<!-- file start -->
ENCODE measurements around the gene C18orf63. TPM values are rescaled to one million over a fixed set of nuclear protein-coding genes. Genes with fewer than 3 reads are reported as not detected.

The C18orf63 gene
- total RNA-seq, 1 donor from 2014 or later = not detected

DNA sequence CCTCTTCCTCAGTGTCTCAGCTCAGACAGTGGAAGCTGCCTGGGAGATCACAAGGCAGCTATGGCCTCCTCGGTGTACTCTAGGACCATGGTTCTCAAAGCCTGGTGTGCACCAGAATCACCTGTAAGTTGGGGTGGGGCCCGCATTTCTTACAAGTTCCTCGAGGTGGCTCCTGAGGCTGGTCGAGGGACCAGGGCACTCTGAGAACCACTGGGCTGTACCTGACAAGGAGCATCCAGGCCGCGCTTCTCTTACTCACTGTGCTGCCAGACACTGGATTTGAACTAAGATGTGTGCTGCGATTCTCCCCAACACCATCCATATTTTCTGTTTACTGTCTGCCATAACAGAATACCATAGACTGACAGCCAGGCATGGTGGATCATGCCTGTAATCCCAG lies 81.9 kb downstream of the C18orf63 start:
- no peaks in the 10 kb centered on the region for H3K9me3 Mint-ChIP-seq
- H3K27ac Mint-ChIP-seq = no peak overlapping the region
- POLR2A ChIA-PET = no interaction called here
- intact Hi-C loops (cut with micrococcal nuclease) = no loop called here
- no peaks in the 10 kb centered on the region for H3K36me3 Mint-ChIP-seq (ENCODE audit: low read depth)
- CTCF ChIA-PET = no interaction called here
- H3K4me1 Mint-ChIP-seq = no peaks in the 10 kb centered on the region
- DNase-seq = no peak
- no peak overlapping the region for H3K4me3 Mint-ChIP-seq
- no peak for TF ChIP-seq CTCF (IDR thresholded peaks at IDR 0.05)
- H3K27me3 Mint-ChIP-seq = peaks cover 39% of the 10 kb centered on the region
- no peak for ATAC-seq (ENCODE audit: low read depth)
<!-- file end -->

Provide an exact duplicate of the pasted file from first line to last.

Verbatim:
ENCODE measurements around the gene C18orf63. TPM values are rescaled to one million over a fixed set of nuclear protein-coding genes. Genes with fewer than 3 reads are reported as not detected.

The C18orf63 gene
- total RNA-seq, 1 donor from 2014 or later = not detected

DNA sequence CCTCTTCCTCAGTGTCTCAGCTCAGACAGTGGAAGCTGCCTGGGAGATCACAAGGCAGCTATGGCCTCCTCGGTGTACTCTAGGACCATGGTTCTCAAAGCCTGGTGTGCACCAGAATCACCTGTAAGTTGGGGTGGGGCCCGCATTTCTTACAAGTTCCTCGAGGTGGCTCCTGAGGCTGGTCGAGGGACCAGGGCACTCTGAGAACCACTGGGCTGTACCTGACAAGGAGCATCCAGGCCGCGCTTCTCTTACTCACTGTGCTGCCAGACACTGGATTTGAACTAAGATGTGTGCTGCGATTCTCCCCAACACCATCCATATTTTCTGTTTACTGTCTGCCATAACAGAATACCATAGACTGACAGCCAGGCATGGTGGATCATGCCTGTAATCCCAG lies 81.9 kb downstream of the C18orf63 start:
- no peaks in the 10 kb centered on the region for H3K9me3 Mint-ChIP-seq
- H3K27ac Mint-ChIP-seq = no peak overlapping the region
- POLR2A ChIA-PET = no interaction called here
- intact Hi-C loops (cut with micrococcal nuclease) = no loop called here
- no peaks in the 10 kb centered on the region for H3K36me3 Mint-ChIP-seq (ENCODE audit: low read depth)
- CTCF ChIA-PET = no interaction called here
- H3K4me1 Mint-ChIP-seq = no peaks in the 10 kb centered on the region
- DNase-seq = no peak
- no peak overlapping the region for H3K4me3 Mint-ChIP-seq
- no peak for TF ChIP-seq CTCF (IDR thresholded peaks at IDR 0.05)
- H3K27me3 Mint-ChIP-seq = peaks cover 39% of the 10 kb centered on the region
- no peak for ATAC-seq (ENCODE audit: low read depth)